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Cardinals decide Jordan Hicks is ready now, promote power pitcher for opening day

Cardinals decide Jordan Hicks is ready now, promote power pitcher for opening day

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Cardinals spring training

St. Louis Cardinals pitcher Jordan Hicks throws to live hitters during St. Louis Cardinals spring training on Tuesday, Feb. 20, 2018, in Jupiter, Fla. Photo by Chris Lee,

MONTREAL • The conversation started Sunday after hotshot rookie Jordan Hicks blistered through the Washington Nationals lineup in a sudden appearance no one expected him to make as recently as last week.

The Cardinals wondered if he was closer to the majors than planned.

They've decided he wasn't just close -- he was ready.

In a stunning 11th-hour change to the roster, the Cardinals will promote Hicks on Wednesday or Thursday morning for the opening day roster. One of the quickest departures from spring training camp will now be an early arrival in the majors, leaping all the way from High-A to Citi Field in a single week. The righthander will take a spot in the Cardinals bullpen.

To make room for him on the active roster, the Cardinals optioned John Brebbia to Class AAA Memphis. The decision was finalized Tuesday afternoon, an official confirmed to The Post-Dispatch.

RELATED: Ready for baseball? Get our 2018 Cardinals season preview coverage

The front office, coaching staff, and even catcher Yadier Molina had conversations about whether Hicks was ready to leap from High-A to the majors.

"Stuff is stuff," manager Mike Matheny said.

Hicks, 21, has a fastball that was clocked at 102 mph during spring training, and he throws a fastball at 99 mph that has sink to it. He offsets that pitch with a slider that he can throw for a strike and a changeup that showed greater command and depth this past spring.

The righthander was demoted from big-league camp early because he had failed to be punctual for at least two mandatory team functions. His teammates even took to social media to chide his lateness, and Matheny said no matter what he brought to the mound they couldn't have rules and let any of the players' missteps go unnoticed.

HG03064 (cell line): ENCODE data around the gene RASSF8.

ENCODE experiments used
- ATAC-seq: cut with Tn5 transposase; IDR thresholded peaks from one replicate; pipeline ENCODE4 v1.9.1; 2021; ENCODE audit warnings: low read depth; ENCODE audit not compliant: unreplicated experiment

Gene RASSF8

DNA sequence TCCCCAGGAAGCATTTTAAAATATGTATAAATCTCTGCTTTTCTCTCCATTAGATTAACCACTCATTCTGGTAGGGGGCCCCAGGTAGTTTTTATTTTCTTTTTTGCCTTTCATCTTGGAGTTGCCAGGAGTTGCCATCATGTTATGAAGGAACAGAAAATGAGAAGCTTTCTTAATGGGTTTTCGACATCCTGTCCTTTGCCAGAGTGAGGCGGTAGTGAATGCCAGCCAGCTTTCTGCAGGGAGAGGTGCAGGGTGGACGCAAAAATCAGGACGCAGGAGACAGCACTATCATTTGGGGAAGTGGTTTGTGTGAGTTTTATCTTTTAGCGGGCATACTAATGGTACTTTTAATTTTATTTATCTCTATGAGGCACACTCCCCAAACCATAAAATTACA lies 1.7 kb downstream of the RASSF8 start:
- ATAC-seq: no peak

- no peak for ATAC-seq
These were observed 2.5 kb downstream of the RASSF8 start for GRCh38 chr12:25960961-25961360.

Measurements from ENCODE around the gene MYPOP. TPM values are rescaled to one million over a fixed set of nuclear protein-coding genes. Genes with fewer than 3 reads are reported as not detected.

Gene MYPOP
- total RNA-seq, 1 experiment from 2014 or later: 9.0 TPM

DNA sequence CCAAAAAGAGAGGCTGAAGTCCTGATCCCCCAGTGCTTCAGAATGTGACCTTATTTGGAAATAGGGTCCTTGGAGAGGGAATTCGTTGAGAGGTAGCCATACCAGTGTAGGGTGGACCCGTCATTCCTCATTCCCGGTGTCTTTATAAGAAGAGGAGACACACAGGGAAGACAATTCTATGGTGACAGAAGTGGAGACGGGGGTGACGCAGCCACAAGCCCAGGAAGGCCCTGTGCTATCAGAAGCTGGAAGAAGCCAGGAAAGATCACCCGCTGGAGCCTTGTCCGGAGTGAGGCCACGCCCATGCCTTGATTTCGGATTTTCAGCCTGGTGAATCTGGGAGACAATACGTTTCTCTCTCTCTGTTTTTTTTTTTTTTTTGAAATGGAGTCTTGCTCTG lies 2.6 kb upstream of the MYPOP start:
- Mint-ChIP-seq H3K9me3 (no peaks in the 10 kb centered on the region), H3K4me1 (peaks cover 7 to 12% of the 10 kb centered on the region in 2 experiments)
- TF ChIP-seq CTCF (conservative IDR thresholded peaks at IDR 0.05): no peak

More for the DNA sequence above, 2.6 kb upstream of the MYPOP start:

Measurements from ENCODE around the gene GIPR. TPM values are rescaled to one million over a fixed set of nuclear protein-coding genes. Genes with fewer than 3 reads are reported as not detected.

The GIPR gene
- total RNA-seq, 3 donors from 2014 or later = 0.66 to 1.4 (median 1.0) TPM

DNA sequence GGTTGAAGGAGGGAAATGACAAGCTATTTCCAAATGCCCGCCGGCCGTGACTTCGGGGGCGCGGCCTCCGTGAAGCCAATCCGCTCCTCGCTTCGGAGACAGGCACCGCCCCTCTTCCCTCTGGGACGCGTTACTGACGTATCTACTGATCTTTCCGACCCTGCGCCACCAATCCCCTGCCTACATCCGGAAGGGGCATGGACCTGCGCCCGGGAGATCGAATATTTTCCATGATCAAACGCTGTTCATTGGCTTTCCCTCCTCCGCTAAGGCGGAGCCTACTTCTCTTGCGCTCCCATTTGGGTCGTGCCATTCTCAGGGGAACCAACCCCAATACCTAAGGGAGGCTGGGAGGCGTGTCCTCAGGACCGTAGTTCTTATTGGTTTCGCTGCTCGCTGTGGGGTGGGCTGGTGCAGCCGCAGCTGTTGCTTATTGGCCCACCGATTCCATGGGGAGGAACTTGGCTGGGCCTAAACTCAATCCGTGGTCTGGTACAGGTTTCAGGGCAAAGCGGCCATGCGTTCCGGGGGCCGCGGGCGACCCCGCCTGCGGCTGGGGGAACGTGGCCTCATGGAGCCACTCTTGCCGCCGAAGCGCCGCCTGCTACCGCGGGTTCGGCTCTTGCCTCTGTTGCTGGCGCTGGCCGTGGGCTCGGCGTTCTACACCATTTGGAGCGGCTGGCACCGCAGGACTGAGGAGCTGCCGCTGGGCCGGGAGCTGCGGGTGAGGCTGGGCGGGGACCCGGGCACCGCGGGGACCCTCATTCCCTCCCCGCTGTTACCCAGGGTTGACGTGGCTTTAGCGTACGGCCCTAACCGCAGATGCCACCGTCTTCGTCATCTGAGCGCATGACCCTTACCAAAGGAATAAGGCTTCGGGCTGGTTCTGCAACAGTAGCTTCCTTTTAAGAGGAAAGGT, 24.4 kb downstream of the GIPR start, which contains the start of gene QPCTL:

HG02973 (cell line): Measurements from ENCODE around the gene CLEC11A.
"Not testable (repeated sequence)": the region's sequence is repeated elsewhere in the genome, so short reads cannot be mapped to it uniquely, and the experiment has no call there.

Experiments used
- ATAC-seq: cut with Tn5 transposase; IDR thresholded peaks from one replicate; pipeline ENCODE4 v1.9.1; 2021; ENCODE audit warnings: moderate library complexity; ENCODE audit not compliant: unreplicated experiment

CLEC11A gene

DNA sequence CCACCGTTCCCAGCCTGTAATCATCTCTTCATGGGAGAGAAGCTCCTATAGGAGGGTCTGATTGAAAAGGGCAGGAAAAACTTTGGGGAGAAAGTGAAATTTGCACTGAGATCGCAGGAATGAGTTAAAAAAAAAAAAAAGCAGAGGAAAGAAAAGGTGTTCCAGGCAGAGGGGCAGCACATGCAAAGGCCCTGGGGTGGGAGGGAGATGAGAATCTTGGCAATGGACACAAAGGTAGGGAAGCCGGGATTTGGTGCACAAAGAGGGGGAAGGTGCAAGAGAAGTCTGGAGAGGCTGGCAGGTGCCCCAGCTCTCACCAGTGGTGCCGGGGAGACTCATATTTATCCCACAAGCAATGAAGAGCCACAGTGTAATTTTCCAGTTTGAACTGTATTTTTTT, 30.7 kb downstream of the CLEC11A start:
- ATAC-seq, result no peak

The Cardinals still wanted to give Hicks a taste of Grapefruit League play and show the major-league staff what he was capable of doing. He didn't disappoint. When he was thrust into Sunday's start in place of Adam Wainwright (hamstring), Hicks pitched four scoreless innings and struck out two. Half of his outs came on groundballs, and he allowed only one baserunner. In 7 2/3 innings this spring for the Cardinals, he struck out eight. On Sunday, showed a mix of 100- and 101-mph fastballs to go with a breaking ball that he can locate inside the strike zone -- and sweeping outside of it.

"We're a talent-based industry," Matheny said. "When you have a unique talent like that and we have a need in our bullpen, right, we're trying to figure out how we can use him in that spot. There is opportunity there. How that looks is yet to be determined."

Hicks will join the team in New York.

To make room for Hicks and backup catcher Francisco Pena on the 40-man roster, the Cardinals will have to make two corresponding moves. They intend to designate a player for assignment, not place Alex Reyes on the 60-day disabled list. Doing that would push Reyes' return back to May 28, at the earliest. The Cardinals expect him in the majors several weeks before that.

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